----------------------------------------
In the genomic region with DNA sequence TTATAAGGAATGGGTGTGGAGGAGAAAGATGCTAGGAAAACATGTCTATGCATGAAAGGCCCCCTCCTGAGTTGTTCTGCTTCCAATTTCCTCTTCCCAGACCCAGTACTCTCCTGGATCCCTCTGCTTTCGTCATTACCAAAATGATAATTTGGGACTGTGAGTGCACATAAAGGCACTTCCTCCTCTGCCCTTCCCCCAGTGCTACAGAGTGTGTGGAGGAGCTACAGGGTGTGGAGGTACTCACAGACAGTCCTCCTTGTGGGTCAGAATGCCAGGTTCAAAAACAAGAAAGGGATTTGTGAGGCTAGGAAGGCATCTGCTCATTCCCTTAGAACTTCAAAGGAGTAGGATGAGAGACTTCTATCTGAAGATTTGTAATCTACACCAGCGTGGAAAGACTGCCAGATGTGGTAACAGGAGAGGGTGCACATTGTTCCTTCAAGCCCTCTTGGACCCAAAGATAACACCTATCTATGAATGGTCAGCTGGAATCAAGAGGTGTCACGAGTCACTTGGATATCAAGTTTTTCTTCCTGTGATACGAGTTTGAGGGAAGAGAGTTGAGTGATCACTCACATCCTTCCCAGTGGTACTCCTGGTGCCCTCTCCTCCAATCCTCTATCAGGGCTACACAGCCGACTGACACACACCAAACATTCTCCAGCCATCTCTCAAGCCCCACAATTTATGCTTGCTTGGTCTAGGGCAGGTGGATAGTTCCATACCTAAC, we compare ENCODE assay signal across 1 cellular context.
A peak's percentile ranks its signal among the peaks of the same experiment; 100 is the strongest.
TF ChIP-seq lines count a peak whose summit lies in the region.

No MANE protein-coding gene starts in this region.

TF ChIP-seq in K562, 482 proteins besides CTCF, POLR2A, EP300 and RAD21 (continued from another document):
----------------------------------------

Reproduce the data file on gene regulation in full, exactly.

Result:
In the genomic region with DNA sequence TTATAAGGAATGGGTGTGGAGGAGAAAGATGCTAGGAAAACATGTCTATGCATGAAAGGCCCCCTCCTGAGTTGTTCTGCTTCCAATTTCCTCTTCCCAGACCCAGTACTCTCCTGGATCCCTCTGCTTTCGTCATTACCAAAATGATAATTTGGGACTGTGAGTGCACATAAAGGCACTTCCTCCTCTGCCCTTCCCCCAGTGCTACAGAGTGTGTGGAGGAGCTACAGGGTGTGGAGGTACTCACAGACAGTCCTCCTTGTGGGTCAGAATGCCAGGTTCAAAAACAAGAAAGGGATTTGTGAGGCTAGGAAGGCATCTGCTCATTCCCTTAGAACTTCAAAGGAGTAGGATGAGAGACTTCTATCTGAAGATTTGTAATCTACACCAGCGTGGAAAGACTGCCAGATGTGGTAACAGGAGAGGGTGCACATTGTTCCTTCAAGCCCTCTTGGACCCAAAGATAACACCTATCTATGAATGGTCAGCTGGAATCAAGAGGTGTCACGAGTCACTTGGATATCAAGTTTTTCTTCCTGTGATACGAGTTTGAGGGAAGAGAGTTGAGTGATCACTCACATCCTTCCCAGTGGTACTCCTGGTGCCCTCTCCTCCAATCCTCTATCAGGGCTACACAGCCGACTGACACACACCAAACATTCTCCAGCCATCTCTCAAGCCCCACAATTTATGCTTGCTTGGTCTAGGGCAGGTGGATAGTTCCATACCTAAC, we compare ENCODE assay signal across 1 cellular context.
A peak's percentile ranks its signal among the peaks of the same experiment; 100 is the strongest.
TF ChIP-seq lines count a peak whose summit lies in the region.

No MANE protein-coding gene starts in this region.

TF ChIP-seq in K562, 482 proteins besides CTCF, POLR2A, EP300 and RAD21 (continued from another document):